Batch Effects

One often overlooked complication with high-throughput studies is batch effects, which occur because measurements are affected by laboratory conditions, reagent lots, and personnel differences. This becomes a major problem when batch effects are confounded with an outcome of interest and lead to incorrect conclusions. In this chapter, we describe batch effects in detail: how to detect, interpret, model, and adjust for batch effects.

Batch effects are the biggest challenge faced by genomics research, especially in the context of precision medicine. The presence of batch effects in one form or another have been reported among most, if not all, high-throughput technologies [Leek et al. (2010) Nature Reviews Genetics 11, 733-739]. But batch effects are not specific to genomics technology. In fact, in a 1972 paper, WJ Youden describes batch effects in the context of empirical estimates of physical constants. He pointed out the “subjective character of present estimates” of physical constants and how estimates changed from laboratory to laboratory. For example, in Table 1, Youden shows the following estimates of the astronomical unit from different laboratories. The reports included an estimate of spread (what we now would call a confidence interval).

Estimates of the astronomical unit with estimates of spread, versus year it was reported. The two laboratories that reported more than one estimate are shown in color.

Judging by the variability across labs and the fact that the reported bounds do not explain this variability, clearly shows the presence of an effect that differs across labs, but not within. This type of variability is what we call a batch effect. Note that there are laboratories that reported two estimates (purple and orange) and batch effects are seen across the two different measurements from the same laboratories as well.

We can use statistical notation to precisely describe the problem. The scientists making these measurements assumed they observed:

with the -th measurement of laboratory , the true physical constant, and independent measurement error. To account for the variability introduced by , we compute standard errors from the data. As we saw earlier in the book, we estimate the physical constant with the average of the measurements…

.. and we can construct a confidence interval by:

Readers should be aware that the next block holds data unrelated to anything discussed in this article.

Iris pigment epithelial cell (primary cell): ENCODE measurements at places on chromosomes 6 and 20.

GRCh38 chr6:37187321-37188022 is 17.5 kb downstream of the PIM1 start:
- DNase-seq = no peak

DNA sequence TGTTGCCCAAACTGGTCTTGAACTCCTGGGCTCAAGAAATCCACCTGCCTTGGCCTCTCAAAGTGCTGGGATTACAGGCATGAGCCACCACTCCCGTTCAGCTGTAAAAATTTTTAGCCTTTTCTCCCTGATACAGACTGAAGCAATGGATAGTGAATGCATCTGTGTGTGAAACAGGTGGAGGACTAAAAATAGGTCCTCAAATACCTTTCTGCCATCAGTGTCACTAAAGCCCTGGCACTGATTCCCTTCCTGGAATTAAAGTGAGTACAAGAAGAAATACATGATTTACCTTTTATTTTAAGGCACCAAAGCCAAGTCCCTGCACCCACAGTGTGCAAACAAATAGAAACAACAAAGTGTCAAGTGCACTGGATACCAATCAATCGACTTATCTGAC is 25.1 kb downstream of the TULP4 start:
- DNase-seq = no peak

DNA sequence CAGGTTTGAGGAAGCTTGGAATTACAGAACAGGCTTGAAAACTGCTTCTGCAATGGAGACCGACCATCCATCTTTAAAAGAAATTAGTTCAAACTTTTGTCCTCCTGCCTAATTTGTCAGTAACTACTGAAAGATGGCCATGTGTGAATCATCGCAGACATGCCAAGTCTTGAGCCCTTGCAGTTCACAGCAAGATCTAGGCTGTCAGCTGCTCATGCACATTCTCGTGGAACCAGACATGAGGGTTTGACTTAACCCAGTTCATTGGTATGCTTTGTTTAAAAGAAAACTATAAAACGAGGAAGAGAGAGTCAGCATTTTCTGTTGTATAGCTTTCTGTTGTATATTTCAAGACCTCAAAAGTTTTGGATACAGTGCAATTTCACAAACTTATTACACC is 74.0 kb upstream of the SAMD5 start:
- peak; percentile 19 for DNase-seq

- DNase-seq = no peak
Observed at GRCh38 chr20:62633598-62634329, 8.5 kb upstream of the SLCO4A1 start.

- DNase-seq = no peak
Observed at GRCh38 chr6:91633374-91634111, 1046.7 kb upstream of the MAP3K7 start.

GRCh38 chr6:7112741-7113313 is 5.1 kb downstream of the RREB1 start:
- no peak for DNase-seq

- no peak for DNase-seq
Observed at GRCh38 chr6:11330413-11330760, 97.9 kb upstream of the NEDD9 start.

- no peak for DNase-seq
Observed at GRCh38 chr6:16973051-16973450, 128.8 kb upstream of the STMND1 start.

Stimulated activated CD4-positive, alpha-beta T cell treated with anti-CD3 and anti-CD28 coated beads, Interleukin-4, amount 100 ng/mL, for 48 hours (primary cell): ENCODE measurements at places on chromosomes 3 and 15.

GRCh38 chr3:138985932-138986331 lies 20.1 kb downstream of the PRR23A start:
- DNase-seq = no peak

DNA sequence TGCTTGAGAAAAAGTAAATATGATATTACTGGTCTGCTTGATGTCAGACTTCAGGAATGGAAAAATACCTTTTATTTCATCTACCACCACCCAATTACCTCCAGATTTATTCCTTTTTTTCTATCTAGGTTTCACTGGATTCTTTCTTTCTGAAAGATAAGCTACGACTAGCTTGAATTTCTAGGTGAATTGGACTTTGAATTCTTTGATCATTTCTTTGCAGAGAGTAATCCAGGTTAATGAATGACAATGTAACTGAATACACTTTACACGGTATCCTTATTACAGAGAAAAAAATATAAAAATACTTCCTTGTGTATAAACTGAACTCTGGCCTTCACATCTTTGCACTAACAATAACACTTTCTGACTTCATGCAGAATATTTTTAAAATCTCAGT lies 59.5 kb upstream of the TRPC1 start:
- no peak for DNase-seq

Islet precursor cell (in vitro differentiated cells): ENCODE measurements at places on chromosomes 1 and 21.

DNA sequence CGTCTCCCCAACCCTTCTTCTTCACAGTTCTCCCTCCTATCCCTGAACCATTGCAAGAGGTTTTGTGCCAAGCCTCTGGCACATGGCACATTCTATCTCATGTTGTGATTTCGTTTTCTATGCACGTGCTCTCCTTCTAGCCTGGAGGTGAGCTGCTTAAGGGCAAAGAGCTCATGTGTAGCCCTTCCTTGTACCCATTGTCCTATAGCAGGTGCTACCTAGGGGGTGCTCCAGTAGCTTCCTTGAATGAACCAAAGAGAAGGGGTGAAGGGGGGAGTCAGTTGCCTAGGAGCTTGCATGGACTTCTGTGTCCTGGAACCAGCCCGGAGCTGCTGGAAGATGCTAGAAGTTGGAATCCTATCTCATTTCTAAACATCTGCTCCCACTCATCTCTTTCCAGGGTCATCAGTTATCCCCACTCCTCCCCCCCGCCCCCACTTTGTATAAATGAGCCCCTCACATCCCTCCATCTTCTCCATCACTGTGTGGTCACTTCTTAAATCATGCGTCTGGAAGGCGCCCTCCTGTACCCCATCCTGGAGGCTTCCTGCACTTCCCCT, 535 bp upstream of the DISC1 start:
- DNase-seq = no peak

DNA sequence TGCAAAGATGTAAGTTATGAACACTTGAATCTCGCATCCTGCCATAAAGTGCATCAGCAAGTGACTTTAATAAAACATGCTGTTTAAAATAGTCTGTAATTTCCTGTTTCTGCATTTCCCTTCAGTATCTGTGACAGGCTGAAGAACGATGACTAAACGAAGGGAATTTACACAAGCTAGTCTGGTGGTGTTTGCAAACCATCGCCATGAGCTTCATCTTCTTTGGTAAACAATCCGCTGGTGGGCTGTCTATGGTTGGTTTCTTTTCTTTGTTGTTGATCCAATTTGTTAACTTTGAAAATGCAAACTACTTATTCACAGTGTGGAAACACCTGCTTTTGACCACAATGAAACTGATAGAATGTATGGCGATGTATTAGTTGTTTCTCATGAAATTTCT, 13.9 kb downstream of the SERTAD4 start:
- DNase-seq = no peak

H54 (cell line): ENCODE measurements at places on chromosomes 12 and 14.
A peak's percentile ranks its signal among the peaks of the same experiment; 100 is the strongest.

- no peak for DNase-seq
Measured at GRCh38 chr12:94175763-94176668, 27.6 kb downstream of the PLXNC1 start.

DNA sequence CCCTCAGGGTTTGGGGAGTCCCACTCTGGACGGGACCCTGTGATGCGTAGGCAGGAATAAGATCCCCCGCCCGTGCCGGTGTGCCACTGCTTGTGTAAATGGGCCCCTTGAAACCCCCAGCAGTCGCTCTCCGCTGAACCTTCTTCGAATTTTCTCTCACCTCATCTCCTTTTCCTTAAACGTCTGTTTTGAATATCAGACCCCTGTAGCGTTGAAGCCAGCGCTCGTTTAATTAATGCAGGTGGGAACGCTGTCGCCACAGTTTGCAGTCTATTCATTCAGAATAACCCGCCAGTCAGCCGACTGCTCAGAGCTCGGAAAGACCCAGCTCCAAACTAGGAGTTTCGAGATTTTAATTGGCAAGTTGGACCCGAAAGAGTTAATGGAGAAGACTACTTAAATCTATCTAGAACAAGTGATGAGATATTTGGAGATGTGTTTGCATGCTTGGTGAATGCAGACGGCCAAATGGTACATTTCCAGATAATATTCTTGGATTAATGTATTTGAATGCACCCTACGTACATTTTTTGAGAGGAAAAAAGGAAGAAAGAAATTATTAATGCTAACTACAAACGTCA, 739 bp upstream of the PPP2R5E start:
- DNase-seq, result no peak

However, this confidence interval will be too small because it does not catch the batch effect variability. A more appropriate model is:

with a laboratory specific bias or batch effect.

From the plot it is quite clear that the variability of across laboratories is larger than the variability of within a lab. The problem here is that there is no information about in the data from a single lab. The statistical term for the problem is that and are unidentifiable. We can estimate the sum , but we can’t distinguish one from the other.

We can also view as a random variable. In this case, each laboratory has an error term that is the same across measurements from that lab, but different from lab to lab. Under this interpretation the problem is that:

is an underestimate of the standard error since it does not account for the within lab correlation induced by .

With data from several laboratories we can in fact estimate the , if we assume they average out to 0. Or we can consider them to be random effects and simply estimate a new estimate and standard error with all measurements. Here is a confidence interval treating each reported average as a random observation:

avg <- mean(dat[,3])
se <- sd(dat[,3]) / sqrt(nrow(dat))
## 95% confidence interaval is: [ 92.8727 , 92.98542 ]
## which does include the current estimate is: 92.95604

Youden’s paper also includes batch effect examples from more recent estimates of the speed of light, as well as estimates of the gravity constant. Here we demonstrate the widespread presence and complex nature of batch effects in high-throughput biological measurements.